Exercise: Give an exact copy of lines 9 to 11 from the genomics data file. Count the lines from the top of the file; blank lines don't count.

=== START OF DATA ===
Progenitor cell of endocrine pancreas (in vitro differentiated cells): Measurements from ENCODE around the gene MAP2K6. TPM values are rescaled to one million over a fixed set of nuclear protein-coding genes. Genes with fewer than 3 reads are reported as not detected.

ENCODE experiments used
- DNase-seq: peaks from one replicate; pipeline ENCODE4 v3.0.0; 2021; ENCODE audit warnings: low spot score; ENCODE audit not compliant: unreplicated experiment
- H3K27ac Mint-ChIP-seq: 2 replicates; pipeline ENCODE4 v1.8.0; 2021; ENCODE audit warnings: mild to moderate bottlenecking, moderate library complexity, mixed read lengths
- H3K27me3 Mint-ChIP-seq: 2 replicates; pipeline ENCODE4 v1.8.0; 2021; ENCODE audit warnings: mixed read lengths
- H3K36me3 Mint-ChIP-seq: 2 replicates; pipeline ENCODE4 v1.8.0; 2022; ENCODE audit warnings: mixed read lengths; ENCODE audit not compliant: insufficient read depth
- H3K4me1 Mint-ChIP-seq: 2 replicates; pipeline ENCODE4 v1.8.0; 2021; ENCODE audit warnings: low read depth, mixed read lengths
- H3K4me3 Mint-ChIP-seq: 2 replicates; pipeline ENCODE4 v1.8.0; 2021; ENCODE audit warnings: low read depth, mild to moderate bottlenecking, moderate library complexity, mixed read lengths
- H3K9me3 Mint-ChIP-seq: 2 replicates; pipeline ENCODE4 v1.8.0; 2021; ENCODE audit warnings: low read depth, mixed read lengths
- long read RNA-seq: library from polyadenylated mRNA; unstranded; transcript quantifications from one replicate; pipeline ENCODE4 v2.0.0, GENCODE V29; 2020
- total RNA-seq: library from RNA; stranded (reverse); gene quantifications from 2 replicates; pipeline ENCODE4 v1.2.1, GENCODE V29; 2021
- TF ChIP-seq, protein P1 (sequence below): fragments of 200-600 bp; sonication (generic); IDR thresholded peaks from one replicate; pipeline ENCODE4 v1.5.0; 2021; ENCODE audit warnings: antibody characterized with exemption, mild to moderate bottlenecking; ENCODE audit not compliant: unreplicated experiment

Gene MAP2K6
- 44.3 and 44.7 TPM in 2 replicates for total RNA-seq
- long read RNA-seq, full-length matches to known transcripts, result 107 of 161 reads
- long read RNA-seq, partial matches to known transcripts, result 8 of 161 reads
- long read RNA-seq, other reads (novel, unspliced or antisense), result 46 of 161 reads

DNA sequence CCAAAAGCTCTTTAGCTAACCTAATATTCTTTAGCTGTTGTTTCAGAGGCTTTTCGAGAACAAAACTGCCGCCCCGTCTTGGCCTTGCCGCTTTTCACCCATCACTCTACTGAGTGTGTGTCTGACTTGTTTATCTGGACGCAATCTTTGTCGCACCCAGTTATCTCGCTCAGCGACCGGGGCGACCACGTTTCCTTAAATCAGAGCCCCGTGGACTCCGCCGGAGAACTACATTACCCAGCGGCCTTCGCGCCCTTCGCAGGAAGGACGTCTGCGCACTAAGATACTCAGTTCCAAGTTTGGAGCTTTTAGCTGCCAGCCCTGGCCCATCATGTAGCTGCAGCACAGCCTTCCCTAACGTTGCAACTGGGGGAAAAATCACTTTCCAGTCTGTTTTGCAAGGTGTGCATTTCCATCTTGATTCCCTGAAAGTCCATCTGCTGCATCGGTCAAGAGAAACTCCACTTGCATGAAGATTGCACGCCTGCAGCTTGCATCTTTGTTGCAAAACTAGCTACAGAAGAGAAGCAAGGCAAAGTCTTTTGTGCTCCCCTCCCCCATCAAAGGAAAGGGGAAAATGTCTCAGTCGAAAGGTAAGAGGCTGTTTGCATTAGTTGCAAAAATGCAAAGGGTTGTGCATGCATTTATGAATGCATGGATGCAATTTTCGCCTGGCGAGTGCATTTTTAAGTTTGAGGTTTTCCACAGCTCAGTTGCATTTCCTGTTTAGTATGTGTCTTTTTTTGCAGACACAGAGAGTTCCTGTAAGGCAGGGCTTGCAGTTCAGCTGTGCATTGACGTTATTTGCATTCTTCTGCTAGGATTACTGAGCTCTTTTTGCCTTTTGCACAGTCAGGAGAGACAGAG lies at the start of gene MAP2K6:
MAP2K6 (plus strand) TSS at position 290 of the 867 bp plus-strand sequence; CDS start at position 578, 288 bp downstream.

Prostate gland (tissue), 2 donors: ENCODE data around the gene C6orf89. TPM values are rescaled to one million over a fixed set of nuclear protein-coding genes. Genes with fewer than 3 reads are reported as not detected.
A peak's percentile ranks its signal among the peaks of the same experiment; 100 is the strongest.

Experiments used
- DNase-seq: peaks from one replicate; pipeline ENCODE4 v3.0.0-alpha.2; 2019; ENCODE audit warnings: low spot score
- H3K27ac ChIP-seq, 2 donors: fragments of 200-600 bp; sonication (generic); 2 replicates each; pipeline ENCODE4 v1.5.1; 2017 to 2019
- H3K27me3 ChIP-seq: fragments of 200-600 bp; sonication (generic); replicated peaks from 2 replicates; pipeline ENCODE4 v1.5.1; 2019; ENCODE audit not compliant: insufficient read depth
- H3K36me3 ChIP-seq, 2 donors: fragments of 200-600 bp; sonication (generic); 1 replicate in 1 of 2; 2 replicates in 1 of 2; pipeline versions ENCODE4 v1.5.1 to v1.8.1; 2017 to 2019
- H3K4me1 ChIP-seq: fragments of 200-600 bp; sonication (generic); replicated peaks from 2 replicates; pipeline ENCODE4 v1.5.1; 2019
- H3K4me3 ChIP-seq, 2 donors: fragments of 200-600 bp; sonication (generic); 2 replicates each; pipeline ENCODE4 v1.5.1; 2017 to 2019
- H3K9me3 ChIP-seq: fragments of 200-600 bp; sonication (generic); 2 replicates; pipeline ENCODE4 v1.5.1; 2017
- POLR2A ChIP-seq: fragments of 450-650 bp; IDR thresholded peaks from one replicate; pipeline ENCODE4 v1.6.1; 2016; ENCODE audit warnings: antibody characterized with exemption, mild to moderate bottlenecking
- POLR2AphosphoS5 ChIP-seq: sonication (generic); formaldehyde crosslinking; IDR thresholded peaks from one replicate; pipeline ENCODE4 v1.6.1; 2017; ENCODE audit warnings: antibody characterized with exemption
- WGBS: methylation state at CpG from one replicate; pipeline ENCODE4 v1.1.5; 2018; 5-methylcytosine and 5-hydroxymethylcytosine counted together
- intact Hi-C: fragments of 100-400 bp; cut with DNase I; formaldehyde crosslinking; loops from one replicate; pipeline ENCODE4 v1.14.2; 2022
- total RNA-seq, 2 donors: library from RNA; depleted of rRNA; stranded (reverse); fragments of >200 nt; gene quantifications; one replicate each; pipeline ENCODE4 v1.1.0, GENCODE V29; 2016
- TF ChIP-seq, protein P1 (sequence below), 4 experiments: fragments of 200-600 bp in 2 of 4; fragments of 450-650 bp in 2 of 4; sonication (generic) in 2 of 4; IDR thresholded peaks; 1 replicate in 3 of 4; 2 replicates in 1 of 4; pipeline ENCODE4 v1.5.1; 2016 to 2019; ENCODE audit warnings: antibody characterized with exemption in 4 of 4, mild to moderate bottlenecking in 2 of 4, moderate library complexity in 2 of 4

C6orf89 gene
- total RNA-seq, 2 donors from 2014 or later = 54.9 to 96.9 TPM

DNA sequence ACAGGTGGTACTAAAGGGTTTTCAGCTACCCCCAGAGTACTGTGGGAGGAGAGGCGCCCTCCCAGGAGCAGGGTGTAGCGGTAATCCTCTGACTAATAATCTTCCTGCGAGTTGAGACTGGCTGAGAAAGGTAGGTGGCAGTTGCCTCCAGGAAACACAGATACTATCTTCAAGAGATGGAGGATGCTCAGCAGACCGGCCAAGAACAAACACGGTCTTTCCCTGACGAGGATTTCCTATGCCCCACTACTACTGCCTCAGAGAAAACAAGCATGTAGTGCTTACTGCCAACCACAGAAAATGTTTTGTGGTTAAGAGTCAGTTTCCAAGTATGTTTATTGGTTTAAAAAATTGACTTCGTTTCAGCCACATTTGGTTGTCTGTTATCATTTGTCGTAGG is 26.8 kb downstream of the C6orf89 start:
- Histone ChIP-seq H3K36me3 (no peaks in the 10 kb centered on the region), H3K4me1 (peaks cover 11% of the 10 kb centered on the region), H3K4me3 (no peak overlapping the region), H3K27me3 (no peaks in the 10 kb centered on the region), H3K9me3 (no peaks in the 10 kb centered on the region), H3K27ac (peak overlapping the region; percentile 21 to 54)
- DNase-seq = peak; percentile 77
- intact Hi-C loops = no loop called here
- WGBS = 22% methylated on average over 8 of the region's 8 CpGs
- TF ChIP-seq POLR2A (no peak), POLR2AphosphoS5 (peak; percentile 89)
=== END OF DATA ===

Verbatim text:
- H3K9me3 Mint-ChIP-seq: 2 replicates; pipeline ENCODE4 v1.8.0; 2021; ENCODE audit warnings: low read depth, mixed read lengths
- long read RNA-seq: library from polyadenylated mRNA; unstranded; transcript quantifications from one replicate; pipeline ENCODE4 v2.0.0, GENCODE V29; 2020
- total RNA-seq: library from RNA; stranded (reverse); gene quantifications from 2 replicates; pipeline ENCODE4 v1.2.1, GENCODE V29; 2021